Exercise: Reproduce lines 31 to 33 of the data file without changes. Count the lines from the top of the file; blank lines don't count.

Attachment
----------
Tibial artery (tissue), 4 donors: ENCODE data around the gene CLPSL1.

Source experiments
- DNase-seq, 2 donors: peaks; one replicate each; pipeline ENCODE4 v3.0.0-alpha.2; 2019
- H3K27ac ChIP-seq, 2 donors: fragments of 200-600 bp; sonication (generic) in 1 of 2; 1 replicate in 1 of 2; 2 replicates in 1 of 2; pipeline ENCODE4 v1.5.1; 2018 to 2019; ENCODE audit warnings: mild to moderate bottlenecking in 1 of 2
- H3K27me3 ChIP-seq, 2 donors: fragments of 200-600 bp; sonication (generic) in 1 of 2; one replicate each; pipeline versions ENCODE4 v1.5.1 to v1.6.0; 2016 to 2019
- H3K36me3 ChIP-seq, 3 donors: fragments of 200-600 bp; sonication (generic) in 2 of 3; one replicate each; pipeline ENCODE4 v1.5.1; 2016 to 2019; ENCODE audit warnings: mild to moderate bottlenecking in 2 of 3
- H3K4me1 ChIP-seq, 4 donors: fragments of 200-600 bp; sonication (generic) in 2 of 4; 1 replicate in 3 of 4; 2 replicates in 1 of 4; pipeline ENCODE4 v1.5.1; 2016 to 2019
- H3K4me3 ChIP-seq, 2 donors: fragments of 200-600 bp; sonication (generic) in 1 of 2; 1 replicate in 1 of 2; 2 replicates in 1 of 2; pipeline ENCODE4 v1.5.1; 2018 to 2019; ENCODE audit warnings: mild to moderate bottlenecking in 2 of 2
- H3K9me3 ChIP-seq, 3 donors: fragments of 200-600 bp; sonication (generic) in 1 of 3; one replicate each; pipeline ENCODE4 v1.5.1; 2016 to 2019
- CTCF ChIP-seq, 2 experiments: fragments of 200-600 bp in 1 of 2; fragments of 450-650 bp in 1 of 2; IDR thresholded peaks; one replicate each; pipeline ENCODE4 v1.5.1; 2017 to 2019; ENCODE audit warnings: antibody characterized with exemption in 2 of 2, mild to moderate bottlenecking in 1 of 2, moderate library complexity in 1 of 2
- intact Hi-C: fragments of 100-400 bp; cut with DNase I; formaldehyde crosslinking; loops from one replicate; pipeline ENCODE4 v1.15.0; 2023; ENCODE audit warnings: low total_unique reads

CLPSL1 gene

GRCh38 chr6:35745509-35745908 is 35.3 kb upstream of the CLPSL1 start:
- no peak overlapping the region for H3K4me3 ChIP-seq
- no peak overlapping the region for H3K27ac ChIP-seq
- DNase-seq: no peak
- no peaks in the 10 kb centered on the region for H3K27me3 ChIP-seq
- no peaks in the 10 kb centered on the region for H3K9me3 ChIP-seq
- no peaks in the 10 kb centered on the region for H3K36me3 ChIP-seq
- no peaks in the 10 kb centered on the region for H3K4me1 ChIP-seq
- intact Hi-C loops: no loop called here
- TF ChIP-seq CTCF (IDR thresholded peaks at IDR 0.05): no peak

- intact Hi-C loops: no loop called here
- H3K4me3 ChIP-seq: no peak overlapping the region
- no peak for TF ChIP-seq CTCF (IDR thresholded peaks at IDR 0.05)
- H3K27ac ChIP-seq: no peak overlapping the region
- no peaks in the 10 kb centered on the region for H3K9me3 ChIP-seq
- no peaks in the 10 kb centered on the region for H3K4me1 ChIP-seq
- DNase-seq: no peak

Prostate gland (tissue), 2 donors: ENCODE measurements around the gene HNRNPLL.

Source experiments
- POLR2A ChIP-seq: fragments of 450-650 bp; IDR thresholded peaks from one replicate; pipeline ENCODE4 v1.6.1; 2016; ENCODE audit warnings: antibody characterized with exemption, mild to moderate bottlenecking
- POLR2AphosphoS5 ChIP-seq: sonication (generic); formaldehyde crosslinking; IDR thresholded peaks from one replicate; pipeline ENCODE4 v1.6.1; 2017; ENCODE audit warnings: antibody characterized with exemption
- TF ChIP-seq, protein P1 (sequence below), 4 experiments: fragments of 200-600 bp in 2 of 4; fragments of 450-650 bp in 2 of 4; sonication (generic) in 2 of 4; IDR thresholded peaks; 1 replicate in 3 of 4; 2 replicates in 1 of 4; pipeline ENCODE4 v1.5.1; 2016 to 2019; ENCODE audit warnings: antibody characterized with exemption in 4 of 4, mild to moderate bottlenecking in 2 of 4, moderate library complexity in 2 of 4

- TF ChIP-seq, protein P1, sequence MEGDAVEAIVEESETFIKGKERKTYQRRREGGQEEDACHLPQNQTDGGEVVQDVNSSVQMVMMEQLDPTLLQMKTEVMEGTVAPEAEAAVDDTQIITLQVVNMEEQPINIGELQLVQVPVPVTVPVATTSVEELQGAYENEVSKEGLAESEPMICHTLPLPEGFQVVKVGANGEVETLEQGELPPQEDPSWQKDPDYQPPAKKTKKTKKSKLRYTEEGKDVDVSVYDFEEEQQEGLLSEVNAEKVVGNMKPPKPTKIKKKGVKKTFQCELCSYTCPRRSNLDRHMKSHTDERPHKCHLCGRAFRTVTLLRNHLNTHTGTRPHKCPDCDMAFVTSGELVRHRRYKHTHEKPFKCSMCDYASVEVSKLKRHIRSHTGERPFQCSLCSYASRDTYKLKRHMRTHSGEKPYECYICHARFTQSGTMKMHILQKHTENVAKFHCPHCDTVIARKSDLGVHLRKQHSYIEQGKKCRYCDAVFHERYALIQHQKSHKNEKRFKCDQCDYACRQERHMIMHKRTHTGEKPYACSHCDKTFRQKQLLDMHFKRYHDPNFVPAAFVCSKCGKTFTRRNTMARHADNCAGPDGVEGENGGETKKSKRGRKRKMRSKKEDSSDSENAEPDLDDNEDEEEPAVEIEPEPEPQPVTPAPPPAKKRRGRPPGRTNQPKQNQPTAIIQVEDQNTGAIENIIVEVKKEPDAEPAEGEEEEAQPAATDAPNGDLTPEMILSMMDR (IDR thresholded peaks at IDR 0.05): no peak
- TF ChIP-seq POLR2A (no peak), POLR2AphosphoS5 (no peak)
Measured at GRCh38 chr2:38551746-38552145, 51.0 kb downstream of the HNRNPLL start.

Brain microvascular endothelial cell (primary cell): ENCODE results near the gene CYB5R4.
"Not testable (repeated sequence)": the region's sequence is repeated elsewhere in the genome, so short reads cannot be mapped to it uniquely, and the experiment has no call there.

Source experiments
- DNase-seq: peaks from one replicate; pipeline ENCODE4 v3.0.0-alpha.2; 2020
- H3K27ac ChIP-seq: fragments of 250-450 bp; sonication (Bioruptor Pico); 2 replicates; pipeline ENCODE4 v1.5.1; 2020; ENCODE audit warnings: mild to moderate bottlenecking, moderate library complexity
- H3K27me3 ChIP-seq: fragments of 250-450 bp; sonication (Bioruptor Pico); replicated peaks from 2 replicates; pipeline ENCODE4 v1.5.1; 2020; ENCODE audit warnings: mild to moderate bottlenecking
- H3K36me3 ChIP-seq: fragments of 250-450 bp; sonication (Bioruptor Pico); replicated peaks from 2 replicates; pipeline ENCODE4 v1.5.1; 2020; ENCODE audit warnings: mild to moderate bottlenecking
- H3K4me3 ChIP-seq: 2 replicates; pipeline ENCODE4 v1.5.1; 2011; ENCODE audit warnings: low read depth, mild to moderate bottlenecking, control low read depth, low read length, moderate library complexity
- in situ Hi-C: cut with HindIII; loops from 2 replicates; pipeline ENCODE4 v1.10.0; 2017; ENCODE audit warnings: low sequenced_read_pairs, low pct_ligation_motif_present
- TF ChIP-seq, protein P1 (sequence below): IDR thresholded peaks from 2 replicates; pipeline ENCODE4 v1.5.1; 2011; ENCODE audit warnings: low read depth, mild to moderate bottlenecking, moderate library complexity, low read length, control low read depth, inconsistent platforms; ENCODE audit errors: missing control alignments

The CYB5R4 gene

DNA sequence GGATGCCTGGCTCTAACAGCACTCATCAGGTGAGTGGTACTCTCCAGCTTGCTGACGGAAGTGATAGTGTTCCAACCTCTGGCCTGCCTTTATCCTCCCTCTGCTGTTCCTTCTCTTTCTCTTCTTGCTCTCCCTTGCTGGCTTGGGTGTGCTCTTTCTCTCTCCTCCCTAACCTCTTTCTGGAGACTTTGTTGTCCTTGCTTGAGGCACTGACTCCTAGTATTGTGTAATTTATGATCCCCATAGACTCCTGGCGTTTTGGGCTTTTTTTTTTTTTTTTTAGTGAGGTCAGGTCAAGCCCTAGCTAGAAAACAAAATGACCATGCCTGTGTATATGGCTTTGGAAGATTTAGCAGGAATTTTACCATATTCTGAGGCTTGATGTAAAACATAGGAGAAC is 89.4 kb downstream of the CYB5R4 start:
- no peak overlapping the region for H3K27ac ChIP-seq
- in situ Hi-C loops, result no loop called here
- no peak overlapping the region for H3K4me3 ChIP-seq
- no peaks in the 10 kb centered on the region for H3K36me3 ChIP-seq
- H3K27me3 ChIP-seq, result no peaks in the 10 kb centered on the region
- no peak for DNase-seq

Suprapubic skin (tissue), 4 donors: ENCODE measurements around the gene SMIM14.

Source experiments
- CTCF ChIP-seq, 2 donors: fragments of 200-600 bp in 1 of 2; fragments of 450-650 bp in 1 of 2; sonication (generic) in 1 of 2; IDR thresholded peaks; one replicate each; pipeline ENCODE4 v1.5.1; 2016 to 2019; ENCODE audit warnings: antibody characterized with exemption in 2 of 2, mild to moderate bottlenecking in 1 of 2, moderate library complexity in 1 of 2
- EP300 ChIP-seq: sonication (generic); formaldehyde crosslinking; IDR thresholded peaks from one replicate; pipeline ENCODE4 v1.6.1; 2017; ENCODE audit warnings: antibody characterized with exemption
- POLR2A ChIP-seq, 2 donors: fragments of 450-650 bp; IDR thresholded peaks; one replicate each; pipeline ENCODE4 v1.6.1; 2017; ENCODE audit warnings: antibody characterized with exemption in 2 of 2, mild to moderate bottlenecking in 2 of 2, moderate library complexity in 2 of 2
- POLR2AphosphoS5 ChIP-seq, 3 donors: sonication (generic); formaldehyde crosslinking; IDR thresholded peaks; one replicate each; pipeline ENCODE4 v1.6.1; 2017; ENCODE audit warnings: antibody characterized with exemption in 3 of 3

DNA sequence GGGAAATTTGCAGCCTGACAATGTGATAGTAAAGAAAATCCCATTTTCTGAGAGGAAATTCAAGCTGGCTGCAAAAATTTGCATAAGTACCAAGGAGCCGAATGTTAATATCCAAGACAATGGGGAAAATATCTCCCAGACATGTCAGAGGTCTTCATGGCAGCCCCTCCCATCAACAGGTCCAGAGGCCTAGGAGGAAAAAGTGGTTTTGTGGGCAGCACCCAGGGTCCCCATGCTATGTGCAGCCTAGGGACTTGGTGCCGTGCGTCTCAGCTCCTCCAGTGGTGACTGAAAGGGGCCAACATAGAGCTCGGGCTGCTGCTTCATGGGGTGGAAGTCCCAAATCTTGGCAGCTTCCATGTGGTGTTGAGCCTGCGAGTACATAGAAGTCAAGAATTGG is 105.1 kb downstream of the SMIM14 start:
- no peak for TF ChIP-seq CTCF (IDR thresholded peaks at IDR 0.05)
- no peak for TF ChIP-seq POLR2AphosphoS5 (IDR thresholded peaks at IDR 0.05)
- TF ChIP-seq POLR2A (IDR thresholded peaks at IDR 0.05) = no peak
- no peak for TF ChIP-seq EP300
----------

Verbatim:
Source experiments
- POLR2A ChIP-seq: fragments of 450-650 bp; IDR thresholded peaks from one replicate; pipeline ENCODE4 v1.6.1; 2016; ENCODE audit warnings: antibody characterized with exemption, mild to moderate bottlenecking
- POLR2AphosphoS5 ChIP-seq: sonication (generic); formaldehyde crosslinking; IDR thresholded peaks from one replicate; pipeline ENCODE4 v1.6.1; 2017; ENCODE audit warnings: antibody characterized with exemption